The five-day forecast is for drier weather, particularly for the East Coast of South Florida. (Credit: NWS-Miami)
Miami was hammered with 5.49 inches of rain on Wednesday as the first of two tropical waves pushed across the peninsula. The total measured at Miami International Airport smashed the previous July 12 record of 2.31 inches set in 2012.
Up the coast, Palm Beach International Airport reported a hefty 1.91 inches, but Fort Lauderdale-Hollywood International measured a more modest 0.37 of an inch.
The National Weather Service reported 1.94 inches in Kendall while Naples was relatively dry with just 0.01 of an inch.
The NWS observer network posted 24 hour totals of 3.78 inches in Loxahatchee, Palm Beach County; and 2.97 inches in Weston, Broward County.
Parts of inland Martin County picked up almost 3 inches, according to the Community Collaborative Rain, Hail & Snow Network. Coastal St. Lucie County reported almost 2 and a half inches — ditto for Indian River County.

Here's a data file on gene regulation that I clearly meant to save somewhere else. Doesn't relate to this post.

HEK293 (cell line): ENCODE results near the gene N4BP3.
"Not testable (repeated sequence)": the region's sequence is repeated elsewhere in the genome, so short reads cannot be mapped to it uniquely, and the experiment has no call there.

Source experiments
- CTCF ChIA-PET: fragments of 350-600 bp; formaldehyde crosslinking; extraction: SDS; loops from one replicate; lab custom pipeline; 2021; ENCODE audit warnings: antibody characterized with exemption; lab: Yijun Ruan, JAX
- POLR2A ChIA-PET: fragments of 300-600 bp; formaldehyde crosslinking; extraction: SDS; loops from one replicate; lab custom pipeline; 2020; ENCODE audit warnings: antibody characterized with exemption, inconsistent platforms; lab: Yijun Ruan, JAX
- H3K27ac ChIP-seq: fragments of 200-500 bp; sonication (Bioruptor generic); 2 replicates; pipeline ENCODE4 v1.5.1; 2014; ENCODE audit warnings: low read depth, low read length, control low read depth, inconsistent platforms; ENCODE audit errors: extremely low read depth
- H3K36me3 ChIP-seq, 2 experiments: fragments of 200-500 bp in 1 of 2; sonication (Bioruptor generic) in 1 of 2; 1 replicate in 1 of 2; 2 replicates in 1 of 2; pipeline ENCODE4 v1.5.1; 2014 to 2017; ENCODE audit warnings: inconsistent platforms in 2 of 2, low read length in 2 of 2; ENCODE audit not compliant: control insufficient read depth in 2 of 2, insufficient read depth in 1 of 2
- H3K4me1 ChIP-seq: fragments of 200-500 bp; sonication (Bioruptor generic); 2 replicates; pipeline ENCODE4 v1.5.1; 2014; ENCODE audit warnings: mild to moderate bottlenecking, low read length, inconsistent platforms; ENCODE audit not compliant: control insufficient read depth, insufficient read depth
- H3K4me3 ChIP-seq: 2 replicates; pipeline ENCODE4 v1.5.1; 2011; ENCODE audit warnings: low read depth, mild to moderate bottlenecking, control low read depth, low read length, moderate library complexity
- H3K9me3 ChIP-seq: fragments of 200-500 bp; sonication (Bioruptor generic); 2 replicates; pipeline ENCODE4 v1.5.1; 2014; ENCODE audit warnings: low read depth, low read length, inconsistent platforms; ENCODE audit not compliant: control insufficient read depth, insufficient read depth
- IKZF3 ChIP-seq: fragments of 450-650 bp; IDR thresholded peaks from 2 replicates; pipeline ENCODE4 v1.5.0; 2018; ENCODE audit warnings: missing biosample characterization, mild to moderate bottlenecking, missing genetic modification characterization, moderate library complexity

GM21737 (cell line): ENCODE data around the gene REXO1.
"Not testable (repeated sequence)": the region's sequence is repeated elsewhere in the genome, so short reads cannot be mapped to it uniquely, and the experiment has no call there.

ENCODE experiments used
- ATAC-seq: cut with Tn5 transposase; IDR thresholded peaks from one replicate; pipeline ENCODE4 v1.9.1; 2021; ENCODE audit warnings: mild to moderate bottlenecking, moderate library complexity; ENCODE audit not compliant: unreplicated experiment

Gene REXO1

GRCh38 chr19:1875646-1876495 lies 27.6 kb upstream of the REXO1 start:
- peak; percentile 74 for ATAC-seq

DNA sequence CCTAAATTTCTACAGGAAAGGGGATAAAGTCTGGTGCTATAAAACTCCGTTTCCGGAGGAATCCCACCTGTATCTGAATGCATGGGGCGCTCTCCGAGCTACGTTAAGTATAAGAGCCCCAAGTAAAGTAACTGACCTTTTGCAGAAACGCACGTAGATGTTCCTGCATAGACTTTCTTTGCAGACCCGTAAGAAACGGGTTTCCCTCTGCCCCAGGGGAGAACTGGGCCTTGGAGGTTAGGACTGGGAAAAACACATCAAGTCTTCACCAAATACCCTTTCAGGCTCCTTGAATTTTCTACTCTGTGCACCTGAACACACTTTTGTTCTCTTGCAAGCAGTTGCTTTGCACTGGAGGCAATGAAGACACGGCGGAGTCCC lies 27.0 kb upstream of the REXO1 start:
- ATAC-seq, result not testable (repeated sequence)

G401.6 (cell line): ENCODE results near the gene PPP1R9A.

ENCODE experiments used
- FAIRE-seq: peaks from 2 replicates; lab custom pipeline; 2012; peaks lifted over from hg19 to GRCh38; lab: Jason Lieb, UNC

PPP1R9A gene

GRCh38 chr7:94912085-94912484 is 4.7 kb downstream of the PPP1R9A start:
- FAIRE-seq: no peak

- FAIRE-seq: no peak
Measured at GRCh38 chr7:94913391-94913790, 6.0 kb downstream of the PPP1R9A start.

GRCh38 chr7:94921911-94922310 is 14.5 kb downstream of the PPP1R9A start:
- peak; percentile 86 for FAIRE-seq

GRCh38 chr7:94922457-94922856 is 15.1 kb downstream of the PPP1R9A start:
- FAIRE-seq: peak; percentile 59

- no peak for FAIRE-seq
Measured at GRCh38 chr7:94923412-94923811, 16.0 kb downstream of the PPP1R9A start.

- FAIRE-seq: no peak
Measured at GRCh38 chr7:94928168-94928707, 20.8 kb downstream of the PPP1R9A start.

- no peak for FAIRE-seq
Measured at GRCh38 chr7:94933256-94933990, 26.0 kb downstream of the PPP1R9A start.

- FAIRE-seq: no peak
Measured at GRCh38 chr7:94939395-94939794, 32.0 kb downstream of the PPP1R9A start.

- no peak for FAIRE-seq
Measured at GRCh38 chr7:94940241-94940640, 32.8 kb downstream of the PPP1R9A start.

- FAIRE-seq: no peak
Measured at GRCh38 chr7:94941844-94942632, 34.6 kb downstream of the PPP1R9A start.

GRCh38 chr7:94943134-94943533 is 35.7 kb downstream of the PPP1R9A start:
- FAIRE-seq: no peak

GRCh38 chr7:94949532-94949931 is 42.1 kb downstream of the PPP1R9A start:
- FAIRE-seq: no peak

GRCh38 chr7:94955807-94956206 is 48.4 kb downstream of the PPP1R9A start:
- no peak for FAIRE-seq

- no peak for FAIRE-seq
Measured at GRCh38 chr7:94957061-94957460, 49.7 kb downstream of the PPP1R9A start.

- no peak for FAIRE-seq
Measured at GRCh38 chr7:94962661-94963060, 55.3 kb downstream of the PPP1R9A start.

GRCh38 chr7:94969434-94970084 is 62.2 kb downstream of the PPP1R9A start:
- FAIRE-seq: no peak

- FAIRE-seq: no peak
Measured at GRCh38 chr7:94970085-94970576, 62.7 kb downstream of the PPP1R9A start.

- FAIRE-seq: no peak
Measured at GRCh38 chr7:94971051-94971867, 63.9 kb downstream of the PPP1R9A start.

The West Coast, including Tampa, reported much lighter amounts of up to around a quarter of an inch, although an observer in St. Petersburg measured 2.33 inches.
A second day of possibly heavy rainfall was setting up for Thursday with the remnants of Tropical Depression Four. But morning radar out of Miami showed skimpy pockets of showers headed for the peninsula and Florida Keys.
A return to more typical summer rainfall — focused on the interior and West Coast — is setting up for the weekend and next week, the National Weather Service said.
TROPICS TALK: Things should remain quiet across the tropical Atlantic for at least the next seven to 10 days, according to forecast models, and the National Hurricane Center shows no development for the next five days.
The GFS model keeps the Atlantic quiet through July 29 despite the early outbreak of tropical waves from Africa.
At Weather Underground, hurricane expert Jeff Masters has credited dry air for the trend, with humidity levels around what was once Tropical Depression Four dropping to as low as 45 percent.
Enjoy the lull, since August typically has the NHC forecast map flashing red. The peak of the hurricane season is September 10.